Cancer Incidence Before and After Kidney Transplantation

JAMA. 2006 Dec 20;296(23):2823-31. doi: 10.1001/jama.296.23.2823.

Abstract

Context: Immune suppression after organ transplantation is associated with a markedly increased risk of nonmelanoma skin cancer and a few virus-associated cancers. Although it is generally accepted that other cancers do not occur at increased rates, there have been few long-term population-based cohort studies performed.

Objective: To compare the incidence of cancer in patients receiving immune suppression after kidney transplantation with incidence in the same population in 2 periods before receipt of immune suppression: during dialysis and during end-stage kidney disease before renal replacement therapy (RRT).

Design, setting, and participants: A population-based cohort study of 28,855 patients with end-stage kidney disease who received RRT, with 273,407 person-years of follow-up. Incident cancers (1982-2003) were ascertained by record linkage between the Australia and New Zealand Dialysis and Transplant Registry and the Australian National Cancer Statistics Clearing House.

Main outcome measure: Standardized incidence ratios (SIRs) of cancer, using age-specific, sex-specific, calendar year-specific, and state/territory-specific population cancer incidence rates.

Results: The overall incidence of cancer, excluding nonmelanoma skin cancer and those cancers known to frequently cause end-stage kidney disease, was markedly increased after transplantation (n = 1236; SIR, 3.27; 95% confidence interval [CI], 3.09-3.46). In contrast, cancer incidence was only slightly increased during dialysis (n = 870; SIR, 1.35; 95% CI, 1.27-1.45) and before RRT (n = 689; SIR, 1.16; 95% CI, 1.08-1.25). After transplantation, cancer occurred at significantly increased incidence at 25 sites, and risk exceeded 3-fold at 18 of these sites. Most of these cancers were of known or suspected viral etiology.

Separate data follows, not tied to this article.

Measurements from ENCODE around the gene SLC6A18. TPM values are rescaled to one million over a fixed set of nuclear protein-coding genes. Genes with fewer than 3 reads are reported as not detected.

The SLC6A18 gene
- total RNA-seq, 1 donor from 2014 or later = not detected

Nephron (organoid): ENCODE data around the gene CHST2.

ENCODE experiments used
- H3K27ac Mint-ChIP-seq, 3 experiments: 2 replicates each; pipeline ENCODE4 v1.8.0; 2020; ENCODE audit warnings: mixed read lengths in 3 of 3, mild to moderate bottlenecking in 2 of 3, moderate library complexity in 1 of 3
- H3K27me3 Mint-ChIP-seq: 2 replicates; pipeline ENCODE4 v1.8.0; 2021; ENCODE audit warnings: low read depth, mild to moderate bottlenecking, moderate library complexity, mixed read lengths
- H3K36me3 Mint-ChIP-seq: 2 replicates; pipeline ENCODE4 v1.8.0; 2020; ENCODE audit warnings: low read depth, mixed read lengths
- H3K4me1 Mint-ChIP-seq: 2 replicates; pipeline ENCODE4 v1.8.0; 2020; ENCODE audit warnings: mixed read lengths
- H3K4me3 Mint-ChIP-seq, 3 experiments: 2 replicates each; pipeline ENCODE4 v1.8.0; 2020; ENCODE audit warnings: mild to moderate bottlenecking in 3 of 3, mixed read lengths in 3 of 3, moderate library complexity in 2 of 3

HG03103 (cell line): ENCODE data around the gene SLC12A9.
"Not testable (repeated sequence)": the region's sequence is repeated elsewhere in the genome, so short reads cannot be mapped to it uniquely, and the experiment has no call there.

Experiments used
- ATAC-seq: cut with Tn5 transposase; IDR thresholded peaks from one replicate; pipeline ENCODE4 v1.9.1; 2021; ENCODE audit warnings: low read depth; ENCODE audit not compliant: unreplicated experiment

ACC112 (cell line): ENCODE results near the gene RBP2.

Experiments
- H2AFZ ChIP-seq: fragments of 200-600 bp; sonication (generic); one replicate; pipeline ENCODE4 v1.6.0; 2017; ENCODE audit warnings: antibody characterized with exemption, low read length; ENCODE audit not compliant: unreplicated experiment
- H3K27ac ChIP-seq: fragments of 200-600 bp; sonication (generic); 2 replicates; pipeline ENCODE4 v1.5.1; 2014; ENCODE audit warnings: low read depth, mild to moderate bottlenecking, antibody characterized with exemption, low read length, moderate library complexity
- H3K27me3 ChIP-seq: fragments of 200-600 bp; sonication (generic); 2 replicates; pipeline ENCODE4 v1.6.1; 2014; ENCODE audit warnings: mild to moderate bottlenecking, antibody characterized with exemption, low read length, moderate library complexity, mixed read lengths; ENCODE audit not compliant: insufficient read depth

Conclusions: Kidney transplantation is associated with a marked increase in cancer risk at a wide variety of sites. Because SIRs for most types of cancer were not increased before transplantation, immune suppression may be responsible for the increased risk. These data suggest a broader than previously appreciated role of the interaction between the immune system and common viral infections in the etiology of cancer.

Publication types

  • Research Support, Non-U.S. Gov't

MeSH terms

  • Adolescent
  • Adult
  • Aged
  • Australia
  • Child
  • Cohort Studies
  • Female
  • Humans
  • Immunosuppression*
  • Incidence
  • Kidney Failure, Chronic / therapy
  • Kidney Transplantation* / immunology
  • Kidney Transplantation* / statistics & numerical data
  • Male
  • Middle Aged
  • Neoplasms / epidemiology*
  • Neoplasms / immunology
  • Neoplasms / virology
  • New Zealand
  • Registries
  • Renal Replacement Therapy
  • Risk
  • Virus Diseases